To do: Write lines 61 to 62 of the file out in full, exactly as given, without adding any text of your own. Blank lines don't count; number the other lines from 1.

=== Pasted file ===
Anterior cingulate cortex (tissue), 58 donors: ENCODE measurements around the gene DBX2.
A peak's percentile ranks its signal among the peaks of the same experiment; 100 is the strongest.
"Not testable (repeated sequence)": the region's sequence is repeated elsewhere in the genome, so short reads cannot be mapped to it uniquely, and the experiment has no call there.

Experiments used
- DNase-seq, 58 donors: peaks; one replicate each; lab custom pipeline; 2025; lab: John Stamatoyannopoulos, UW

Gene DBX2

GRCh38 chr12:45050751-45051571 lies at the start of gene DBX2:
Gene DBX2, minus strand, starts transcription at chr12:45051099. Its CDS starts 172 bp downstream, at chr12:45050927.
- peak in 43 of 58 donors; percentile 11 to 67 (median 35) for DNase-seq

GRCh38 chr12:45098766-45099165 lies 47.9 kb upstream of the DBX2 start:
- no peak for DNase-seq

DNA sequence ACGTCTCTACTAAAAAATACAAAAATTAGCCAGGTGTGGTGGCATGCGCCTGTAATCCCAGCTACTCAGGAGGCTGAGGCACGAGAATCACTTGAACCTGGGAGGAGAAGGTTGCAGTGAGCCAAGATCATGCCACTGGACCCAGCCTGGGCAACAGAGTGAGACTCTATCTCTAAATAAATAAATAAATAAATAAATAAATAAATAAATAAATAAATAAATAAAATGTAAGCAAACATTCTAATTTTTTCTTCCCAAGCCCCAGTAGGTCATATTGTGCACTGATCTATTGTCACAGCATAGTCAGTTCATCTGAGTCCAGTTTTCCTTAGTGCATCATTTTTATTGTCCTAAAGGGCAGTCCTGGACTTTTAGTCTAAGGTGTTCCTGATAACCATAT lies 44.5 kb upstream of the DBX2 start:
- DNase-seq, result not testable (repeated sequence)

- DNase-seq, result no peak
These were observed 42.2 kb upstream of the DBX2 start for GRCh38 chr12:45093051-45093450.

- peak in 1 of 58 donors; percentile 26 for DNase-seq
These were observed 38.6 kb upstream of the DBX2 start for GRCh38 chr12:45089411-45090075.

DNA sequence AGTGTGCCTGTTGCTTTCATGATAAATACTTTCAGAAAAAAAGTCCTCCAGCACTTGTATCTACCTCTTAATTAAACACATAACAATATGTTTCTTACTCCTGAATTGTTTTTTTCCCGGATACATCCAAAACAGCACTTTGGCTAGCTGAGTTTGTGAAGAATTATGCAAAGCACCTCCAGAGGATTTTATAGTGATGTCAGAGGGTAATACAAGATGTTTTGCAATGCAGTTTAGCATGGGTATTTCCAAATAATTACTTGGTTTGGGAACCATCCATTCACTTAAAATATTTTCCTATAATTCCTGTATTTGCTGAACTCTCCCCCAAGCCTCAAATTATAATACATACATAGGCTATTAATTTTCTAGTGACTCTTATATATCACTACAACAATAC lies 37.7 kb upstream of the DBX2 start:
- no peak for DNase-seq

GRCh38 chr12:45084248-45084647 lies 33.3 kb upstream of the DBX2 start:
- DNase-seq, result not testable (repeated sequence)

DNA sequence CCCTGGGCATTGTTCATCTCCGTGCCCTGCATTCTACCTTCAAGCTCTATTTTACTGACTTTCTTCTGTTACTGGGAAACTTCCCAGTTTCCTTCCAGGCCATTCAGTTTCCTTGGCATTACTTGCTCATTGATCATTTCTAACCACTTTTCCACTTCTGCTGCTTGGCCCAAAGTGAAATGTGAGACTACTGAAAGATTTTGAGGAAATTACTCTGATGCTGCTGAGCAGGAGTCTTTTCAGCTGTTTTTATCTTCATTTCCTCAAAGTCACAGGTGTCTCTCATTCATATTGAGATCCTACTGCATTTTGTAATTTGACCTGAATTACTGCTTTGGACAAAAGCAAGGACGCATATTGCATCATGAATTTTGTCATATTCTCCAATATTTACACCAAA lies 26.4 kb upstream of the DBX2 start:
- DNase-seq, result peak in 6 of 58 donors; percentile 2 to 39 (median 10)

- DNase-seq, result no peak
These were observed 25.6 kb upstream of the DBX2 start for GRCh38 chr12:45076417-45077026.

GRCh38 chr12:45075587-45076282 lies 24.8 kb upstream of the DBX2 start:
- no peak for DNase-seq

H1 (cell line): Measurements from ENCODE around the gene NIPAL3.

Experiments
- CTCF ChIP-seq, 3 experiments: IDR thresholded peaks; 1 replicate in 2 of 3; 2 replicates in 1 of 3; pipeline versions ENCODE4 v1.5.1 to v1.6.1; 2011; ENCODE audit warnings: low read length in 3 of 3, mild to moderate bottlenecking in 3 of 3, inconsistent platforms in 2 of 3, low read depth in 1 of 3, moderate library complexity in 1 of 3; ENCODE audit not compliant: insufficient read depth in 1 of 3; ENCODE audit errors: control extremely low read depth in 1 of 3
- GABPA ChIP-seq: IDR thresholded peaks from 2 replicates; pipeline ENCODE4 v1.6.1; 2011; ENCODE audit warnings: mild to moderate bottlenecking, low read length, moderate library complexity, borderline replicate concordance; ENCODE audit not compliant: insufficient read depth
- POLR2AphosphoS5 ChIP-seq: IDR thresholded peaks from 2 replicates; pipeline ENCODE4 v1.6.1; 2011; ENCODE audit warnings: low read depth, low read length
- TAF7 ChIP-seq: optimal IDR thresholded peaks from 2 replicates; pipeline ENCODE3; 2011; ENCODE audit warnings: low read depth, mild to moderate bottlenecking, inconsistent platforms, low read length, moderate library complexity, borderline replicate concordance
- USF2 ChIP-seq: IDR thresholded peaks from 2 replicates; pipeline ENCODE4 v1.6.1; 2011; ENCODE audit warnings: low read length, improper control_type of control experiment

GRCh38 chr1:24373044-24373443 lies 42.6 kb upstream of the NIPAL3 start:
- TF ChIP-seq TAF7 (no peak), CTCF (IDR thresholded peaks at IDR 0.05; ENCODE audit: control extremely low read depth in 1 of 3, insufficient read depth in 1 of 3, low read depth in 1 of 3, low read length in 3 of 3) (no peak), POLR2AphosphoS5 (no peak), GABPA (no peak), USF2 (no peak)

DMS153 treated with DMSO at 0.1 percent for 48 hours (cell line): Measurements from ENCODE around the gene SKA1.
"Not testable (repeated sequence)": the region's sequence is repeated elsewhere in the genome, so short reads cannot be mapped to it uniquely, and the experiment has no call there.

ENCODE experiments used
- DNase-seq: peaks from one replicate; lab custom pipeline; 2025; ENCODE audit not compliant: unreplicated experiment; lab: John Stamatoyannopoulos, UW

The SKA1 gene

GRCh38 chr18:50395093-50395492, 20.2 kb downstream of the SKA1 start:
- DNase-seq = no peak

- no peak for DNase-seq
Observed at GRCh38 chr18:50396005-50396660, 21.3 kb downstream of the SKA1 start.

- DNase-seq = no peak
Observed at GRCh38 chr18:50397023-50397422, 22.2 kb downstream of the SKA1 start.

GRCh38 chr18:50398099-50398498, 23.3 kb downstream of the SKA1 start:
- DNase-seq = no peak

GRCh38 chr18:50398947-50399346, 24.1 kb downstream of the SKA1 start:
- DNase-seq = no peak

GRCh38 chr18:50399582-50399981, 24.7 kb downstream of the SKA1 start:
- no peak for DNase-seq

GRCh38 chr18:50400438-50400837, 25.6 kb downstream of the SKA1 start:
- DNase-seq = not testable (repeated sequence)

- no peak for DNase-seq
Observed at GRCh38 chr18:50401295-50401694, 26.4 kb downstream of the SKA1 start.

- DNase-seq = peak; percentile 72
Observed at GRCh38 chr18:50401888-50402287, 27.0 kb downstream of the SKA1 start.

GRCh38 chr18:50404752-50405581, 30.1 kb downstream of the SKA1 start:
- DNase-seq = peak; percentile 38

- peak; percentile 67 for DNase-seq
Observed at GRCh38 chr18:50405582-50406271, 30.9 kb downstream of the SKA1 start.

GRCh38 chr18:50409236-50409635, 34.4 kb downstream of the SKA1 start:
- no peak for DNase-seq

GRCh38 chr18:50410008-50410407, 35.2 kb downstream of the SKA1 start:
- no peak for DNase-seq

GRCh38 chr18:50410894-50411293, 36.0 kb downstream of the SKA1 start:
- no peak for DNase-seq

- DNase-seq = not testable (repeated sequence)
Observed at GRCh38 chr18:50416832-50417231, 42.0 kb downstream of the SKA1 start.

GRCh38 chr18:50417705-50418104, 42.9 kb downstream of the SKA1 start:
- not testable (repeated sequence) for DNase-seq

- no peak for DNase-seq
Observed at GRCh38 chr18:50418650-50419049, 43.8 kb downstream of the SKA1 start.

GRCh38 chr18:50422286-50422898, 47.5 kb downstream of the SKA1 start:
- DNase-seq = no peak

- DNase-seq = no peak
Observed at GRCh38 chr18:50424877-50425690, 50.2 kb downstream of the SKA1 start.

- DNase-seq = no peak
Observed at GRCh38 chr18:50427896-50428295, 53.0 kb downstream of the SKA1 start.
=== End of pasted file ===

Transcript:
- DNase-seq = peak; percentile 38

- peak; percentile 67 for DNase-seq